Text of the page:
Poles don’t eat Polish, or hardly at all. Restaurants that specialise in traditional local cuisine are far in between (except in the tourist areas) and it’s much easier to find Italian or Middle-Eastern food.
In that regard, Varsovians and Berliners are pretty much alike. In other regards they are not. One city has clean streets and friendly, considerate people… and the other city is Berlin.
It really is amazing how Berlin looks much more like what I expected Warsaw to look. Sure, both have their fair share of shabby old buildings, but Berlin is the city with rubbish piling in the streets.
The Warsaw locals I interacted with were friendly and helpful and the younger ones have a decent command of English. All-in-all a nice city, I can see myself coming back.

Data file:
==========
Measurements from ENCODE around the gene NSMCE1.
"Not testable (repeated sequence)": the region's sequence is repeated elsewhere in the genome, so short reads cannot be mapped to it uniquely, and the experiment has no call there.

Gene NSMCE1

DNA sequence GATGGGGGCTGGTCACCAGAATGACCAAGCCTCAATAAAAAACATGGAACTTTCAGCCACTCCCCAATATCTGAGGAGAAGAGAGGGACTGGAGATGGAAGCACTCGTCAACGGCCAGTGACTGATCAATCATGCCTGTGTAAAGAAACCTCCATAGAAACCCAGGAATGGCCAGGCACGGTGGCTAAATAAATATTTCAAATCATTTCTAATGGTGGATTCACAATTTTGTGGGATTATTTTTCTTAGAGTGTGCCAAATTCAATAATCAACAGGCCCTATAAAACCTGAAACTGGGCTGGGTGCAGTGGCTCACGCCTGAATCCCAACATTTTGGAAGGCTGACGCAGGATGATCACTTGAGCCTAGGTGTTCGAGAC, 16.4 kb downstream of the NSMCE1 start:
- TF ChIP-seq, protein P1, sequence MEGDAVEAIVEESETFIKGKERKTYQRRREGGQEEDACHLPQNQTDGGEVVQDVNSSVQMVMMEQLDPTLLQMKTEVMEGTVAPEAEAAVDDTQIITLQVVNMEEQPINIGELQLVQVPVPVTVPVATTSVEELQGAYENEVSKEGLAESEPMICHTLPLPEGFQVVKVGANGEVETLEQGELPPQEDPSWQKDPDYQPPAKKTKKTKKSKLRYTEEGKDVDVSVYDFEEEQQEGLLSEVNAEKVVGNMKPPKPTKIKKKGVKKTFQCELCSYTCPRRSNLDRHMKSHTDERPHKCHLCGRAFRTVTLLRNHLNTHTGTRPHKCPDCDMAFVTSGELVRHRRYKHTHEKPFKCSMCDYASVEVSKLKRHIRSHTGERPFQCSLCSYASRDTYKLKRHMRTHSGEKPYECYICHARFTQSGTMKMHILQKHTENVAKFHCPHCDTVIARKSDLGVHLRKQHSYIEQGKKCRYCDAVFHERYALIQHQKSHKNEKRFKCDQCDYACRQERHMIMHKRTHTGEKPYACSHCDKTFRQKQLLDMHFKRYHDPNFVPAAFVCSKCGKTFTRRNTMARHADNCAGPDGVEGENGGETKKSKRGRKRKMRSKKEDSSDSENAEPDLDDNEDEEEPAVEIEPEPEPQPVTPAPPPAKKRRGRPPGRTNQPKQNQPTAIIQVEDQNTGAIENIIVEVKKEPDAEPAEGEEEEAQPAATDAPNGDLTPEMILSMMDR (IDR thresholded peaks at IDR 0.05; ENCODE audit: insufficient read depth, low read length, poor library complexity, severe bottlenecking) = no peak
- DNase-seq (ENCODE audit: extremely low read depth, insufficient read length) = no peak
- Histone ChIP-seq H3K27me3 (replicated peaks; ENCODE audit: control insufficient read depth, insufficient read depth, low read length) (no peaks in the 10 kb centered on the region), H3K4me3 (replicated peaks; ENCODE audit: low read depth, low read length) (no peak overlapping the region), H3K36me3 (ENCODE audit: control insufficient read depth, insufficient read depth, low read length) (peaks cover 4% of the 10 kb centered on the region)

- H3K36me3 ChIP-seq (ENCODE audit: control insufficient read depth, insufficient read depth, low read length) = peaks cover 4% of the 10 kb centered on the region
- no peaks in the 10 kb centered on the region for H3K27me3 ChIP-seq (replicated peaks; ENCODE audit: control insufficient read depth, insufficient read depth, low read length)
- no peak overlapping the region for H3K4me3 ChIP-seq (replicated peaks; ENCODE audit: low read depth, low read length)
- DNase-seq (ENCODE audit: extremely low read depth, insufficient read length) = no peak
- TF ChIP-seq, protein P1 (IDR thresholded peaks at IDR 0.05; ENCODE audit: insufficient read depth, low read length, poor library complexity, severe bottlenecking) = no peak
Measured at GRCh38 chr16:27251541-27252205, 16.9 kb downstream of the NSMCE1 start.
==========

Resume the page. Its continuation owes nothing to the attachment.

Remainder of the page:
Berlin is pleasantly well connected to the capitals of Germany’s eastern neighbours. The direct train to Warsaw takes under 5.5 hours and runs a couple of times a day.
Except for the failing air-con during the final two hours, it was a nice trip. Upon arrival in Warsaw, police presence seemed a bit on the heavy side. Nothing to worry about though, soccer was on.
Accommodation is an airbnb apartment in the Praga district, close to the eastern train station. It’s fairly laid back and not touristy at all. The mix of near-ruins and well-restored buildings makes it look similar to Berlin in parts.
With an afternoon to spend and the sun out, we walked across the river to the old part of town.
Everything seems very quiet, but that’s probably because May 1st and 3rd are public holidays, prompting many locals to leave the city for a long weekend away.